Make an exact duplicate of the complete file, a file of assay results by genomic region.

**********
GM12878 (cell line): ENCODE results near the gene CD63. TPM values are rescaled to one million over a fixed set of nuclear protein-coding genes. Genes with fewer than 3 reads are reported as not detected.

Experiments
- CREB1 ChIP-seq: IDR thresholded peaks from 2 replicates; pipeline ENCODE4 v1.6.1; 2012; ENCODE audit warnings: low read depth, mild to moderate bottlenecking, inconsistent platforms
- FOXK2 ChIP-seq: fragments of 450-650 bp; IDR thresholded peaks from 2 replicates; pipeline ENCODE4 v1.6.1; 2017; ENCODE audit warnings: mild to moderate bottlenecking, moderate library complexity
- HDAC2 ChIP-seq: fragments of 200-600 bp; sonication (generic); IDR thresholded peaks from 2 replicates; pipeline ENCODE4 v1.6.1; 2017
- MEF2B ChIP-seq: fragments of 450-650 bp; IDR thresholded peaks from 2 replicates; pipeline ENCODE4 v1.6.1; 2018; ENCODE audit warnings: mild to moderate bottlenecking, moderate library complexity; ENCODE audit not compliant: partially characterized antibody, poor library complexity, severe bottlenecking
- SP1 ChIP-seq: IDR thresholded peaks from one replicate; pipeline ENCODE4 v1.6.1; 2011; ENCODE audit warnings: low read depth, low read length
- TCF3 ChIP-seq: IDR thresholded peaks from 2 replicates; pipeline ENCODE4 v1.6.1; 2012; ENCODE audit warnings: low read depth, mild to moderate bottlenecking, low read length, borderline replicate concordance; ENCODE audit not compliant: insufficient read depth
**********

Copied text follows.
GM12878 (cell line): ENCODE results near the gene CD63. TPM values are rescaled to one million over a fixed set of nuclear protein-coding genes. Genes with fewer than 3 reads are reported as not detected.

Experiments
- CREB1 ChIP-seq: IDR thresholded peaks from 2 replicates; pipeline ENCODE4 v1.6.1; 2012; ENCODE audit warnings: low read depth, mild to moderate bottlenecking, inconsistent platforms
- FOXK2 ChIP-seq: fragments of 450-650 bp; IDR thresholded peaks from 2 replicates; pipeline ENCODE4 v1.6.1; 2017; ENCODE audit warnings: mild to moderate bottlenecking, moderate library complexity
- HDAC2 ChIP-seq: fragments of 200-600 bp; sonication (generic); IDR thresholded peaks from 2 replicates; pipeline ENCODE4 v1.6.1; 2017
- MEF2B ChIP-seq: fragments of 450-650 bp; IDR thresholded peaks from 2 replicates; pipeline ENCODE4 v1.6.1; 2018; ENCODE audit warnings: mild to moderate bottlenecking, moderate library complexity; ENCODE audit not compliant: partially characterized antibody, poor library complexity, severe bottlenecking
- SP1 ChIP-seq: IDR thresholded peaks from one replicate; pipeline ENCODE4 v1.6.1; 2011; ENCODE audit warnings: low read depth, low read length
- TCF3 ChIP-seq: IDR thresholded peaks from 2 replicates; pipeline ENCODE4 v1.6.1; 2012; ENCODE audit warnings: low read depth, mild to moderate bottlenecking, low read length, borderline replicate concordance; ENCODE audit not compliant: insufficient read depth